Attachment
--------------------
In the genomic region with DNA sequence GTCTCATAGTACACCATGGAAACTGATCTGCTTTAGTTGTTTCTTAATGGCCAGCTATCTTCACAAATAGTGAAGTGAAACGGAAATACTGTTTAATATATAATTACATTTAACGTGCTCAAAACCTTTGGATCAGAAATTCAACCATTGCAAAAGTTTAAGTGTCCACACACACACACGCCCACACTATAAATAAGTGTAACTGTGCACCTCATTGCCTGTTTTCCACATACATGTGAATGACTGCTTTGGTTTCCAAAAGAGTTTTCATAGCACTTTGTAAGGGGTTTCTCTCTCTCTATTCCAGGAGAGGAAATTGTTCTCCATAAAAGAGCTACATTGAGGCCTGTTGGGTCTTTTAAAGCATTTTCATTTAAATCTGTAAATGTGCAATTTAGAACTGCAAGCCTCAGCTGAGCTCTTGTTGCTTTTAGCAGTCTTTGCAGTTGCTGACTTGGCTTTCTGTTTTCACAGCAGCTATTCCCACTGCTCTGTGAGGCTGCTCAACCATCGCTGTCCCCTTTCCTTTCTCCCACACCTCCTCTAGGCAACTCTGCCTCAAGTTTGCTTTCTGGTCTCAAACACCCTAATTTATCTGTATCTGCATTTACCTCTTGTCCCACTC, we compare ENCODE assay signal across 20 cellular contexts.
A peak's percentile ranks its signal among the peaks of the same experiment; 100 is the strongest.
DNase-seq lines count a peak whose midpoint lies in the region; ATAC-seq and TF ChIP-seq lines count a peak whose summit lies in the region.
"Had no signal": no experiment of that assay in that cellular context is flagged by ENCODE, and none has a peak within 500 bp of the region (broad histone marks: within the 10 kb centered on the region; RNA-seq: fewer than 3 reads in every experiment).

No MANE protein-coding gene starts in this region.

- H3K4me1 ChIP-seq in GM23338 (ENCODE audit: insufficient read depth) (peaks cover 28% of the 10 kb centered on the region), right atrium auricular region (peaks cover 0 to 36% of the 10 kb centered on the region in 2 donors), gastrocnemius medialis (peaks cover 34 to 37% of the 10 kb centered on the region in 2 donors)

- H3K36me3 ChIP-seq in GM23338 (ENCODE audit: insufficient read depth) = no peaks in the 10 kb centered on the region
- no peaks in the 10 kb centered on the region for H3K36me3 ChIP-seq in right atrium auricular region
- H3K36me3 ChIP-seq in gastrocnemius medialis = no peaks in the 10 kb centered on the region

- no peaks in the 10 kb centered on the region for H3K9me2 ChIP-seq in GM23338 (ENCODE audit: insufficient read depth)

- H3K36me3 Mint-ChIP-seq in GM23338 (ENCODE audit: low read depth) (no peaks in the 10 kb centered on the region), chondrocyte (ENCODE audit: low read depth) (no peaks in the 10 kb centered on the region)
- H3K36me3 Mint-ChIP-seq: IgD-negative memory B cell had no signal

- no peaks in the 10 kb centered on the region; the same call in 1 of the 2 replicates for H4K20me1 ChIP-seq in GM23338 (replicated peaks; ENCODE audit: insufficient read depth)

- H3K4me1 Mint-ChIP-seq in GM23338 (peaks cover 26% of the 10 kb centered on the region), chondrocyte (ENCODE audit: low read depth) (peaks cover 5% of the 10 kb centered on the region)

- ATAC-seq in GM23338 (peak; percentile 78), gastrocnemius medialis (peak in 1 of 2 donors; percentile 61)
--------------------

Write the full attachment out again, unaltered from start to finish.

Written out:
In the genomic region with DNA sequence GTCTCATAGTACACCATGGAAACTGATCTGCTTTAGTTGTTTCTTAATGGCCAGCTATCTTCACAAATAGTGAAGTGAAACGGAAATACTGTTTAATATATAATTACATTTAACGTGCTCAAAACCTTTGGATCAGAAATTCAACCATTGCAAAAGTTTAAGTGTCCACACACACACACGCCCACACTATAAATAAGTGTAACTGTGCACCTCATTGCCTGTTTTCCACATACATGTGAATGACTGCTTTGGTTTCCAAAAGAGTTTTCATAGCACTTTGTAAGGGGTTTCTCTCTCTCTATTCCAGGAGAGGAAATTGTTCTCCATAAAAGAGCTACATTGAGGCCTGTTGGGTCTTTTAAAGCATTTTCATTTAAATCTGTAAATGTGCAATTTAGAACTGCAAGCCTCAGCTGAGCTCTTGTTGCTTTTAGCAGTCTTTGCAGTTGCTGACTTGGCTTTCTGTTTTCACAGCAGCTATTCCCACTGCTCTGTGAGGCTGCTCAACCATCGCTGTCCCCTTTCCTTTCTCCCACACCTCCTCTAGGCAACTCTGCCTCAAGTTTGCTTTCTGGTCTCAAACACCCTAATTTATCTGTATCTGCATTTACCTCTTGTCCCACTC, we compare ENCODE assay signal across 20 cellular contexts.
A peak's percentile ranks its signal among the peaks of the same experiment; 100 is the strongest.
DNase-seq lines count a peak whose midpoint lies in the region; ATAC-seq and TF ChIP-seq lines count a peak whose summit lies in the region.
"Had no signal": no experiment of that assay in that cellular context is flagged by ENCODE, and none has a peak within 500 bp of the region (broad histone marks: within the 10 kb centered on the region; RNA-seq: fewer than 3 reads in every experiment).

No MANE protein-coding gene starts in this region.

- H3K4me1 ChIP-seq in GM23338 (ENCODE audit: insufficient read depth) (peaks cover 28% of the 10 kb centered on the region), right atrium auricular region (peaks cover 0 to 36% of the 10 kb centered on the region in 2 donors), gastrocnemius medialis (peaks cover 34 to 37% of the 10 kb centered on the region in 2 donors)

- H3K36me3 ChIP-seq in GM23338 (ENCODE audit: insufficient read depth) = no peaks in the 10 kb centered on the region
- no peaks in the 10 kb centered on the region for H3K36me3 ChIP-seq in right atrium auricular region
- H3K36me3 ChIP-seq in gastrocnemius medialis = no peaks in the 10 kb centered on the region

- no peaks in the 10 kb centered on the region for H3K9me2 ChIP-seq in GM23338 (ENCODE audit: insufficient read depth)

- H3K36me3 Mint-ChIP-seq in GM23338 (ENCODE audit: low read depth) (no peaks in the 10 kb centered on the region), chondrocyte (ENCODE audit: low read depth) (no peaks in the 10 kb centered on the region)
- H3K36me3 Mint-ChIP-seq: IgD-negative memory B cell had no signal

- no peaks in the 10 kb centered on the region; the same call in 1 of the 2 replicates for H4K20me1 ChIP-seq in GM23338 (replicated peaks; ENCODE audit: insufficient read depth)

- H3K4me1 Mint-ChIP-seq in GM23338 (peaks cover 26% of the 10 kb centered on the region), chondrocyte (ENCODE audit: low read depth) (peaks cover 5% of the 10 kb centered on the region)

- ATAC-seq in GM23338 (peak; percentile 78), gastrocnemius medialis (peak in 1 of 2 donors; percentile 61)